Katie Drummond, a Senior Research Scientist at WestEd, has designed and directed research and evaluation projects related to literacy, early childhood, and professional development for over 20 years. 

Lauren Artzi is a senior researcher with expertise in second language education PK-12, intervention research, and multi-tiered systems of support. 

Cost Analysis in Practice: Resources for Cost Analysis Studies

IES supports rigorous research that can provide scientific evidence on how best to address our nation’s most pressing education needs. As part of the Standards for Excellence in Education Research (SEER) principles, IES-funded researchers are encouraged, and in some cases required, to conduct a cost analysis for their projects with the intended goal of supporting education agencies’ decision-making around the adoption of programs, policies, or practices. 

 

The Cost Analysis in Practice (CAP) Project is a 3-year initiative funded by IES to support researchers and practitioners who are planning or conducting a cost analysis of educational programs and practices. This support includes the following freely available resources.

  • Resources developed by the CAP Project
    • Introductory resources on cost analysis including Standards and Guidelines 1.1, an infographic, a video lecture, and FAQs.
    • Tools for planning your cost analysis, collecting and analyzing cost data, and reporting your results.
    • A Help Desk for you to submit inquiries about conducting a cost analysis with a response from a member of the CAP Project Team within two business days.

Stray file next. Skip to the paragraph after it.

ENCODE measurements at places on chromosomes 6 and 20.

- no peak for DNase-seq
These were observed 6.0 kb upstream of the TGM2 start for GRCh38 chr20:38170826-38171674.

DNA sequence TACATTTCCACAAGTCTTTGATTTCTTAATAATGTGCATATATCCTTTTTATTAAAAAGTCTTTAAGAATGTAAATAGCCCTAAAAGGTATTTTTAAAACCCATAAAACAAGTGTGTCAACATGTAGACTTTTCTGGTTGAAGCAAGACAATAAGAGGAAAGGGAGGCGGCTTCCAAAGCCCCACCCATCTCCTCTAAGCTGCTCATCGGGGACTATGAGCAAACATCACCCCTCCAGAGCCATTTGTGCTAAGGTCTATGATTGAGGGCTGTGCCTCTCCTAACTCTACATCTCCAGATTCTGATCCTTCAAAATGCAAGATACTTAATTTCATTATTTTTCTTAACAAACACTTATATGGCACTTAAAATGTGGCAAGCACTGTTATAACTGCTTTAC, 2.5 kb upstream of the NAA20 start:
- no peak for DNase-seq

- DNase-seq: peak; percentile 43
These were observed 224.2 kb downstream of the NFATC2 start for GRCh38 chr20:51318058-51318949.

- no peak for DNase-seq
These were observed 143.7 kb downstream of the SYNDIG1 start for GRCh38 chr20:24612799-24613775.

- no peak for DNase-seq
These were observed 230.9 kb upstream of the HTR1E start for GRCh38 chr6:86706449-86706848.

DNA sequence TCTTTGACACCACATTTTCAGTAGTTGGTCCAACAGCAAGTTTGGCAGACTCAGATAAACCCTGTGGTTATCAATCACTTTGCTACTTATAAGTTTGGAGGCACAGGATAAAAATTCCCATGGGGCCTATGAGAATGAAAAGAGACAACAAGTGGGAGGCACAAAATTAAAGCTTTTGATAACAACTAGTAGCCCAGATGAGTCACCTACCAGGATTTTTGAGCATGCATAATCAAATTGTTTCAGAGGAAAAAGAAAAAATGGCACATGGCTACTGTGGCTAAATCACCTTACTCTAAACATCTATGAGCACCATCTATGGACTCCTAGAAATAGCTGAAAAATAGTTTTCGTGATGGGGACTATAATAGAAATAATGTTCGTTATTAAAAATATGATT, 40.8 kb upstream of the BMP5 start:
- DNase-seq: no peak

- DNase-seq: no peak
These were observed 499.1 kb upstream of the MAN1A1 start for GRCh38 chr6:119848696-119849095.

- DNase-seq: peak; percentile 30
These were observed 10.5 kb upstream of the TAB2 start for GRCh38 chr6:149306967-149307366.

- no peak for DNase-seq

• Other resources recommended by the CAP Project
    • Background materials on cost analysis
    • Guidance on carrying out a cost analysis
    • Standards for the Economic Evaluation of Educational and Social Programs
    • Cost analysis software

 

The CAP Project is also involved in longer-term collaborations with IES-funded evaluation projects to better understand their cost analysis needs. As part of this work, the CAP Project will be producing a set of three blogs to discuss practical details regarding cost studies based on its collaboration with a replication project evaluating an intervention that integrates literacy instruction into the teaching of American history. These blogs will discuss the following:

  • Common cost analysis challenges that researchers encounter and recommendations to address them
  • The development of a timeline resource for planning a cost study
  • Data collection for a cost study

 

The CAP Project is interested in your feedback on any of the CAP Project resources and welcomes suggestions for additional resources to support cost analysis. If you have any feedback, please fill out a suggestion form at the bottom of the Resources web page.